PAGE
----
by Maryam Azwer
What began with a stay order preventing protests from taking place in Jaffna on June 18, has ended with the editor of a Tamil newspaper being called to court and asked to apologise for an article.
Editor of Tamil newspaper, Uthayan, Thevanayagam Premananth, was last Friday (June 29) summoned to court by Jaffna Magistrate Manikavasagar Ganesaraja over an article published in Thursday’s edition of the newspaper.
Premananth said he had not been charged with anything, and had instead been questioned on the article and asked to apologise in court, and to carry an apology in the newspaper as well. He also said that he had been ‘humiliated’ by nine lawyers who had also been present at the time.
The article in question reported that Jaffna Magistrate Ganesaraja had apologised to TNA MP M.A. Sumanthiran for certain statements the Magistrate had made about Sumanthiran in court.
Ganesaraja, however, has denied having apologised to Sumanthiran, and also said that the Uthayan article is ‘wrong’ and ‘discredits the judiciary’. Furthermore, Ganesaraja claimed that the story was “one-sided” as it had not carried his response to the matter.
The Uthayan editor said that this was not true, as the Magistrate had been contacted before the article went to print. “We tried to get a response from him and he refused to comment, so we checked with Sumanthiran, and he confirmed that he [Ganesaraja] had apologised,” said Premananth.
Meanwhile, TNA MP and Attorney-at-law, Sumanthiran said that “The judge does not have the authority to even summon a paper like that and ask them to publish corrections or anything like that. If there is a contempt, there is a procedure for that,” he said.
This issue actually took root earlier this month, shortly after police obtained a stay order from the Jaffna magistrate, to prevent a protest against land grabbing, which was scheduled to take place on June 18.
According to Sumanthiran, the original order was against former MP Selvaraja Gajendran, an organiser of the protest. Sumanthiran said that Gajendran had gone to court on June 21, to ask for a variation of that order, in accordance with the law.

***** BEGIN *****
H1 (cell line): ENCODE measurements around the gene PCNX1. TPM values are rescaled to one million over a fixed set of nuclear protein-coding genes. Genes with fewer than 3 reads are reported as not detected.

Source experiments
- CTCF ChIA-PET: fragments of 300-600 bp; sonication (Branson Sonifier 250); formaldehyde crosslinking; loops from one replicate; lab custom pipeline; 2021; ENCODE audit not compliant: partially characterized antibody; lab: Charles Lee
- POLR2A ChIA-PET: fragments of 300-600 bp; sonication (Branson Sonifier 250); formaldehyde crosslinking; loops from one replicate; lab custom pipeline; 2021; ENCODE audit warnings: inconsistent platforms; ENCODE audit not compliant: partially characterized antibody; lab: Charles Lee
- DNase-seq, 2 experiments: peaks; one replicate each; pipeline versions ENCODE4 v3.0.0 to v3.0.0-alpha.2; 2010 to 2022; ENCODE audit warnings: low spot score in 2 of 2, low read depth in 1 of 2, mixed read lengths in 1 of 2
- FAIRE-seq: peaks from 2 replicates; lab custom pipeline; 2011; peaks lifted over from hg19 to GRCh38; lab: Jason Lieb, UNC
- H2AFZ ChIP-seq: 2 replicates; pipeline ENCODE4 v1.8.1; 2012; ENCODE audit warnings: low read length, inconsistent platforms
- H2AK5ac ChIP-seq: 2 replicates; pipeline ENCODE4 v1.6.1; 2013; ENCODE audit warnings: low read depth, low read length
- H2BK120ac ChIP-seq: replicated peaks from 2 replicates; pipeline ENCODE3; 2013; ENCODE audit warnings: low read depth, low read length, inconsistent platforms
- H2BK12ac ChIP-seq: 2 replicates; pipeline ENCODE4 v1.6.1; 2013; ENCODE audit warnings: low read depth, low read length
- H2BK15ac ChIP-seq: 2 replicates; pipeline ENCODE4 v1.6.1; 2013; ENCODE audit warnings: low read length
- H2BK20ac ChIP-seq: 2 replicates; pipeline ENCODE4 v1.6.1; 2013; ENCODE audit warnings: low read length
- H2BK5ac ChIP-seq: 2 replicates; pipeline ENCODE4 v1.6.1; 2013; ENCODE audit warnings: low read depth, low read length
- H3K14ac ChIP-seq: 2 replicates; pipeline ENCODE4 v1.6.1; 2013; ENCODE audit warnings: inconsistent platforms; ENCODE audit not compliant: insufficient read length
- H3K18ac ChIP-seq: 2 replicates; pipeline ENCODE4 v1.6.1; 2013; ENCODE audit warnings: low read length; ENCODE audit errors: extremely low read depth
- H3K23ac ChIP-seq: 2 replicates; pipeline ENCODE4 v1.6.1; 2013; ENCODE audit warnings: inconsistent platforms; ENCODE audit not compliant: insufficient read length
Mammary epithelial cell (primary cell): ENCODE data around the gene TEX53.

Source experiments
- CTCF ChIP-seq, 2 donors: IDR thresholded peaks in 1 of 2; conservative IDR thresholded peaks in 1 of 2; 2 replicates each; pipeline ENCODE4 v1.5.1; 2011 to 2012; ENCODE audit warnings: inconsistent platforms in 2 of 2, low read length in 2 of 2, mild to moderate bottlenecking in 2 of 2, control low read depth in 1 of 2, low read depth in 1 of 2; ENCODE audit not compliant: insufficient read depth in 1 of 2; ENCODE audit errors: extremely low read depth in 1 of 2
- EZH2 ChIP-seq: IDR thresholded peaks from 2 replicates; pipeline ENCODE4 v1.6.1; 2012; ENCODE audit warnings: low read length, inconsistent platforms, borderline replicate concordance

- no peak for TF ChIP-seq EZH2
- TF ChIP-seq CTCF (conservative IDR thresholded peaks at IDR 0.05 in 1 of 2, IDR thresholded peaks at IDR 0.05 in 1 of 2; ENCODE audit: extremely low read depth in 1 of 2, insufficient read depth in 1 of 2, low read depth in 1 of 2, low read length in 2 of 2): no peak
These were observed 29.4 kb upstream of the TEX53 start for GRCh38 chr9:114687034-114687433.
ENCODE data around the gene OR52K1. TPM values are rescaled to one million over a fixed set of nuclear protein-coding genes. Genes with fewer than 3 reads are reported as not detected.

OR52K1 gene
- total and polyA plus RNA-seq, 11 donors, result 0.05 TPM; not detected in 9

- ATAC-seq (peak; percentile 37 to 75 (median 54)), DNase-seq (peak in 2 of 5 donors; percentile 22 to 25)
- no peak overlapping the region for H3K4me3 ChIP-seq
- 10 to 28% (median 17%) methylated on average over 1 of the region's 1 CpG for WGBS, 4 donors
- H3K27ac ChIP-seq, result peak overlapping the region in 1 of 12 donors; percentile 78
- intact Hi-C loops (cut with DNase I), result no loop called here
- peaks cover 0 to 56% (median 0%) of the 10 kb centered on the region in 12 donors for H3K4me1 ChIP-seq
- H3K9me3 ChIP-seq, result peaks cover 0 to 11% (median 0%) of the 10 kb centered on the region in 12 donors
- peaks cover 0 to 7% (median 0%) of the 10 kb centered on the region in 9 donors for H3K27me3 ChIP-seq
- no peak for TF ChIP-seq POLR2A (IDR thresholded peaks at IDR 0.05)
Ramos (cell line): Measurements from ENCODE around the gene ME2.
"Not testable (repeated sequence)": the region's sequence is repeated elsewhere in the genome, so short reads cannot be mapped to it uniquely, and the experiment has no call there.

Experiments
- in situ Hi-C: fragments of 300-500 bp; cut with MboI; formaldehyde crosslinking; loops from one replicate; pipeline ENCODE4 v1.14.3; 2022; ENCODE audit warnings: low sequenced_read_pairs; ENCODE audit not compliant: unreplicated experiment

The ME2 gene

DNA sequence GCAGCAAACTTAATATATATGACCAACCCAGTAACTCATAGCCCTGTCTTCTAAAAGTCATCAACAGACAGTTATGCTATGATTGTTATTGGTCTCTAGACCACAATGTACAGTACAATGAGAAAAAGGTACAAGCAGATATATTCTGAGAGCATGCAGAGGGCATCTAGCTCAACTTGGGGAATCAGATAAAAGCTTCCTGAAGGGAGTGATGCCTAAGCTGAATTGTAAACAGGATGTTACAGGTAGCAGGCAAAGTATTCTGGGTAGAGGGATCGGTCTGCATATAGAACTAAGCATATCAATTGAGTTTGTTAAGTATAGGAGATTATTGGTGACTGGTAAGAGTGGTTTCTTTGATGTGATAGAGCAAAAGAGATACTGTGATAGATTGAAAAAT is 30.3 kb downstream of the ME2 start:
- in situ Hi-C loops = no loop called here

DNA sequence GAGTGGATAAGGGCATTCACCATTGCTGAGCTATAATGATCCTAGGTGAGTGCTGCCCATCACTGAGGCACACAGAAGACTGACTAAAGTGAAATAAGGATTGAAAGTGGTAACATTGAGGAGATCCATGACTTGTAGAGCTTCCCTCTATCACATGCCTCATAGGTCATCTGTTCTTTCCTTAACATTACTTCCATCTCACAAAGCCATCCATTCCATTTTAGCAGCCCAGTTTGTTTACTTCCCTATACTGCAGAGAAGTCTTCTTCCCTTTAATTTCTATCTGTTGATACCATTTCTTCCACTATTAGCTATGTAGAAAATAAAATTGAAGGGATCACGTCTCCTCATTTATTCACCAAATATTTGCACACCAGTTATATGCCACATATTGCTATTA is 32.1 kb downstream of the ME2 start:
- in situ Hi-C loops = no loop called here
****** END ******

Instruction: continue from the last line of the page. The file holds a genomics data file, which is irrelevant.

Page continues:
It was at this occasion that the magistrate had reportedly brought up Sumanthiran’s name. “He was supposed to have mentioned my name in court, and made some adverse comments, when I was not there,” said Sumanthiran.
He added that he had been present in court when the case was next called up, last Wednesday (June 27). Sumanthiran said he told the magistrate that he had been “referred to by name, and I asked if I could be of any assistance to court. Then he said that I had made a speech in parliament saying that this order [the stay order against the protest] is wrong. I told him that I did not say that in parliament… but the more important issue is that even if someone said that in parliament, that cannot be made a subject of adverse comment in open court; that would be a breach of parliamentary privilege, and as an officer of courts, it is my duty to bring that to the notice of courts.
Then he got very angry and said various things about parliamentary privilege… I said I did not want to discuss any of that, because we would be breaching parliamentary privilege if we discuss any of that here, and then, he said ‘I’m sorry Mr. Sumanthiran, for what I said’. I said if you’re saying that now, even though I am only an officer of court, I commend the fact that you’re apologising, and the matter can rest here. That’s what happened, and that’s what was reported in the paper,” said Sumanthiran.
On Thursday evening, the Uthayan editor had been asked to be present in court on Friday, to provide an explanation.
Premananth said he had presented himself in court with his lawyer, Shantha Abimanasingham. “She raised some legal points, and also asked for time to explain on behalf of me,” said Premananth.
He said that the lawyer had explained their stand on the matter, and then left. Premananth, however, said he had then been questioned, and even shouted at, by nine other lawyers who had been present, for nearly an hour.
“I don’t know why they were shouting at me. They said I was wrong, and had published wrong news,” said Premananth.
In the midst of this, he said, one of the lawyers had dictated something to the stenographer, which the magistrate, Ganesaraja, had then instructed Premananth to publish in the next edition of the newspaper.
“I said that I would publish it if it was a court order, but we would mention that, and not publish it as my own wording,” said Premananth.
When contacted for a response on this matter, Ganesaraja said that the news item claiming that he had apologised to Sumanthiran was wrong.
Responding to questions about the grounds on which Premananth had been called to court in this manner, Ganesaraja said that he had not charged the editor but that he considered the matter a contempt of court. “This news item, I consider it discredits the judiciary,” he said.
He said that he had called for the editor to apologise in open court, and that he had asked the Uthayan to publish a correction, “because it was wrong information that was given.” When asked about the other lawyers present, Ganesaraja said, “They said that they stand up for the judiciary, and warned the editor to apologise in open court. They have made submissions also,” he said adding that “I had not shouted, but I warned him not to do this in future.”
Ganesaraja also said that Premananth had presented himself in an “egoistic manner” and did not respect the court COURTESY:THE SUNDAY LEADER